The Folk Forest. Sunday
It's a strange world we live in.
Who could’ve foreseen that a wedding singer from Ras al Ayn, Syria - with over 500 albums under his belt - would become a cult hero among club connoisseurs?
But there is an undeniable bond between the legacy that the 50-year-old Omar Souleyman deals in - a synthesized version of the Levantine dance music Dabke - and so-called acid house.
In both cases, musicians cultivate undulating synths and effective rhythms, and in both cases it feels like your head is about to explode from the stimuli, while the hips take on their own lives. It is completely irrelevant where you hail from; all it takes is a sensory apparatus. Then it's really no wonder that gurus like Four Tet (who produced Souleyman's breakthrough album Wenu Wenu), Modeselektor and Gilles Peterson are honored to have worked with a master like Souleyman.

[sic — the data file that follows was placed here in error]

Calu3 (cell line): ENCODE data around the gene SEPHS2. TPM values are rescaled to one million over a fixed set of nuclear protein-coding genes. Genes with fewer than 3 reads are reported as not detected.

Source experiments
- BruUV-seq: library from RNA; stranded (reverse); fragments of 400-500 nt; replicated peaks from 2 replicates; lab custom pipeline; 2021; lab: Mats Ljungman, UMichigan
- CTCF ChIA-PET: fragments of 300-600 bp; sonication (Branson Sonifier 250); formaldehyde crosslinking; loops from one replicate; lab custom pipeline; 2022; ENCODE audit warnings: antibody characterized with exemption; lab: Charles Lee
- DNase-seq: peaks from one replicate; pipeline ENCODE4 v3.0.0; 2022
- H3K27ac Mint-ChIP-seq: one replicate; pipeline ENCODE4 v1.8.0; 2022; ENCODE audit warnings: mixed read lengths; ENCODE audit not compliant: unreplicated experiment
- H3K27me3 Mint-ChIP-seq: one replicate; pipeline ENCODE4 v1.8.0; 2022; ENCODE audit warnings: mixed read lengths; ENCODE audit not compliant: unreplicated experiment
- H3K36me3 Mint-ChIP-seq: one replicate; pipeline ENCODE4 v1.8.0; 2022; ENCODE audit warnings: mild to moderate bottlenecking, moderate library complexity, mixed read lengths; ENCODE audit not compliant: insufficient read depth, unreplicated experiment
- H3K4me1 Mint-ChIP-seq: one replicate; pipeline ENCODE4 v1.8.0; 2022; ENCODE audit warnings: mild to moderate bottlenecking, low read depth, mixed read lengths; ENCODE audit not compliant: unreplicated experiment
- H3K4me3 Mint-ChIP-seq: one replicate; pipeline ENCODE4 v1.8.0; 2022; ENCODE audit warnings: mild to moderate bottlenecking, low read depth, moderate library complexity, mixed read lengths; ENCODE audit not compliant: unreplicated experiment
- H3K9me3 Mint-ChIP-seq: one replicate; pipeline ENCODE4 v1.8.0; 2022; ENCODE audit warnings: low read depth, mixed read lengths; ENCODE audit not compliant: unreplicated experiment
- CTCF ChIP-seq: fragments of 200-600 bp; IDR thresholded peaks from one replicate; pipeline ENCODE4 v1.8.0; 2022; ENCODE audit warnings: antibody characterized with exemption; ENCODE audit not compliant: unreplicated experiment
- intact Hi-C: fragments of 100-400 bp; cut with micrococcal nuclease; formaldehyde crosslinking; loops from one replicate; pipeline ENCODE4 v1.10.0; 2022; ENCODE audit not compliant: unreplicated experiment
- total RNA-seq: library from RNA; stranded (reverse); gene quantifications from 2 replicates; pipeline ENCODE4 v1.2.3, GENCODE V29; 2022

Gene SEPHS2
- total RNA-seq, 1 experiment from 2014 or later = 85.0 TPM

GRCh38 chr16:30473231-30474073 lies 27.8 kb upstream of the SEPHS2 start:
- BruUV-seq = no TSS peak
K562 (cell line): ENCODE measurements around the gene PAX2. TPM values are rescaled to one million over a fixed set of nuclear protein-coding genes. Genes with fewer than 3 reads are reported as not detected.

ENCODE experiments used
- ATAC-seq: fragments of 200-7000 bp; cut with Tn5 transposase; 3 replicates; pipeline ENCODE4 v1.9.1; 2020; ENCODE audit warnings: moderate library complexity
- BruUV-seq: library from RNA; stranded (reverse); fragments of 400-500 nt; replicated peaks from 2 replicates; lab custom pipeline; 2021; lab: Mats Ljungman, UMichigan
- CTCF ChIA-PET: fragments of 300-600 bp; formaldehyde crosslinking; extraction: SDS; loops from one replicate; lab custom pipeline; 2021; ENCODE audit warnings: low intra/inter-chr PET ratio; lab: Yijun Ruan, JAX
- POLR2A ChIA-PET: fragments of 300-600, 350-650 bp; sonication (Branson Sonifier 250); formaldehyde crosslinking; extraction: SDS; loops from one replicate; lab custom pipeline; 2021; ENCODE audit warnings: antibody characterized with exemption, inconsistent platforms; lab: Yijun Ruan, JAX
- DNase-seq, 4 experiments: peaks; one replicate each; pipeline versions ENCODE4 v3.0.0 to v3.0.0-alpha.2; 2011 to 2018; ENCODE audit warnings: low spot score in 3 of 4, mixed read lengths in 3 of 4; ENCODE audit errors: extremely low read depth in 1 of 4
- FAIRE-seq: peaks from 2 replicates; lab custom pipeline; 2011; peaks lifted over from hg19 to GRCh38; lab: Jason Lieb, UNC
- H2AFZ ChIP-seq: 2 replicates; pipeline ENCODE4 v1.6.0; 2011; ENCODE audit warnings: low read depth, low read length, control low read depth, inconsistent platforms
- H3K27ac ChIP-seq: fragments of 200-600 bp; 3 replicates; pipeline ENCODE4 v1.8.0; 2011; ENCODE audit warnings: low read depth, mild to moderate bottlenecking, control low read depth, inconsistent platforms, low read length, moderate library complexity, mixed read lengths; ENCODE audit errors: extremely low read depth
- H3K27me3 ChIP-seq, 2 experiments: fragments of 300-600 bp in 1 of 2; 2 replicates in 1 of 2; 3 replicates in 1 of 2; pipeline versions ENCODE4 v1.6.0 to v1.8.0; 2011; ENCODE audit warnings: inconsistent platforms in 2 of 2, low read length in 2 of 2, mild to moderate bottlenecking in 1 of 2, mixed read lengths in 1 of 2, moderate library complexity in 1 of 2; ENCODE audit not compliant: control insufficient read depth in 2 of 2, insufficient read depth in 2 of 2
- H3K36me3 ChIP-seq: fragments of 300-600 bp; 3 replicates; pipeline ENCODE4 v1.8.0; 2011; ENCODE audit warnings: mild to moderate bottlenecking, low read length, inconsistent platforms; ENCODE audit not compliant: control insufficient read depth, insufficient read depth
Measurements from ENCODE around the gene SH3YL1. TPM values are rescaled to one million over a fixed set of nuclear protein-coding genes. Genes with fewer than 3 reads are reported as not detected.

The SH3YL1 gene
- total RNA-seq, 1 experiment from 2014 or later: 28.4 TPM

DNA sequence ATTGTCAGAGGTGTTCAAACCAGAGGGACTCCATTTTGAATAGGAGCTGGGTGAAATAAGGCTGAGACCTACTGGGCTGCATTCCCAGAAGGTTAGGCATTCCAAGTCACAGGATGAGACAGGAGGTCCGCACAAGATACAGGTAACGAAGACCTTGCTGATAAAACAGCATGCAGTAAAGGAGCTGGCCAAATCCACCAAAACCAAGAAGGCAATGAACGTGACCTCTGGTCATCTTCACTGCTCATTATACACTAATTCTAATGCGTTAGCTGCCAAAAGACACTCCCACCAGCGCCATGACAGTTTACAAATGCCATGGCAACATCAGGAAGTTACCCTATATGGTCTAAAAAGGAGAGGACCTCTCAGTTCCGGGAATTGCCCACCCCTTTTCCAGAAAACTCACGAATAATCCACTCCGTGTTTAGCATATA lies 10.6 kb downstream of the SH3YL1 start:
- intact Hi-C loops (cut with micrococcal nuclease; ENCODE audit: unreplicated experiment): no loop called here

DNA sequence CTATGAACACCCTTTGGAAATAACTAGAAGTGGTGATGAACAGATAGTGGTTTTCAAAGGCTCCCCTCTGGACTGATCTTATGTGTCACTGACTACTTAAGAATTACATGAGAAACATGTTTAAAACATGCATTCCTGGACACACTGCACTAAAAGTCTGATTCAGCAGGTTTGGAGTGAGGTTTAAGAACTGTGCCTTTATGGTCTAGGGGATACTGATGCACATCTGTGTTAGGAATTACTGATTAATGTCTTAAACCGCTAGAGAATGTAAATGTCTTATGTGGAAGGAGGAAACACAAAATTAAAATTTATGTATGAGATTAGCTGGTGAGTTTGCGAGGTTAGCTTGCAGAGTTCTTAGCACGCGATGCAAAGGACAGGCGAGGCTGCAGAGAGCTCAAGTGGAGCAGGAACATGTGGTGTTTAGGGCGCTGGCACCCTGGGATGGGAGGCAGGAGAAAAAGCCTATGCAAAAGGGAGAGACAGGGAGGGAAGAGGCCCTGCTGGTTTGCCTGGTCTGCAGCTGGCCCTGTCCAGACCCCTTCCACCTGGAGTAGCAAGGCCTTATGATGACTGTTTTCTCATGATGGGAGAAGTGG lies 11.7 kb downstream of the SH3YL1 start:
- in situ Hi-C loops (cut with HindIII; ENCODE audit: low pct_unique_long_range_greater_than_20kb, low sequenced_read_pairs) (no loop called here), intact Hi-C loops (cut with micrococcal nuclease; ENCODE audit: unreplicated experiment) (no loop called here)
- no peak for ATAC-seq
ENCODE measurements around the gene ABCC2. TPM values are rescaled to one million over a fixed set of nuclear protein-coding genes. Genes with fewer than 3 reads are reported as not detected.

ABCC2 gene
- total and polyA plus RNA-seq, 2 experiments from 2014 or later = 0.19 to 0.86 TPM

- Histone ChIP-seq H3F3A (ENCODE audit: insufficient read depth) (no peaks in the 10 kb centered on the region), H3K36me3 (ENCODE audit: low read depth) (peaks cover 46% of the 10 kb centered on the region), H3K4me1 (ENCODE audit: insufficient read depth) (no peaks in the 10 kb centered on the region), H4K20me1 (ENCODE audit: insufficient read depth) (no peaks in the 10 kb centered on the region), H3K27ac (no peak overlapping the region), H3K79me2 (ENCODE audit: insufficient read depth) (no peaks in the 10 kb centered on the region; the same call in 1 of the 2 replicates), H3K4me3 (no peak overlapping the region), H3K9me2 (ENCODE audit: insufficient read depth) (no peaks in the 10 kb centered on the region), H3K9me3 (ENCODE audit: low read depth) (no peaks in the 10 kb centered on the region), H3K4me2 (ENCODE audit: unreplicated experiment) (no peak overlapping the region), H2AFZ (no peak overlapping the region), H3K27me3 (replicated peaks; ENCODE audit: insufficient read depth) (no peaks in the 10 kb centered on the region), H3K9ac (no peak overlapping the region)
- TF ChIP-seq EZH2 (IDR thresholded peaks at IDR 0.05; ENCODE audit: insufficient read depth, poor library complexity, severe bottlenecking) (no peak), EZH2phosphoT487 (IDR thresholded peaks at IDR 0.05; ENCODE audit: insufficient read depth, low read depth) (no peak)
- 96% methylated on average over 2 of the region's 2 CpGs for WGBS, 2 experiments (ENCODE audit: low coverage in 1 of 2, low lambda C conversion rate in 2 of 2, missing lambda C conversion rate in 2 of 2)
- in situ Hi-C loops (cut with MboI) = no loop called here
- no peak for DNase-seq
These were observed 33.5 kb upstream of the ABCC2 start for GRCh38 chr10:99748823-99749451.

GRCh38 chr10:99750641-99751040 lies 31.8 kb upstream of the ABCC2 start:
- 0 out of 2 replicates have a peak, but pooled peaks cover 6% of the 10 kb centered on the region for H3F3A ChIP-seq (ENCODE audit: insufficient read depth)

This is, after all, dance music's virtue: The ability to dissolve us in time and space, building bridges where walls previously were to be found.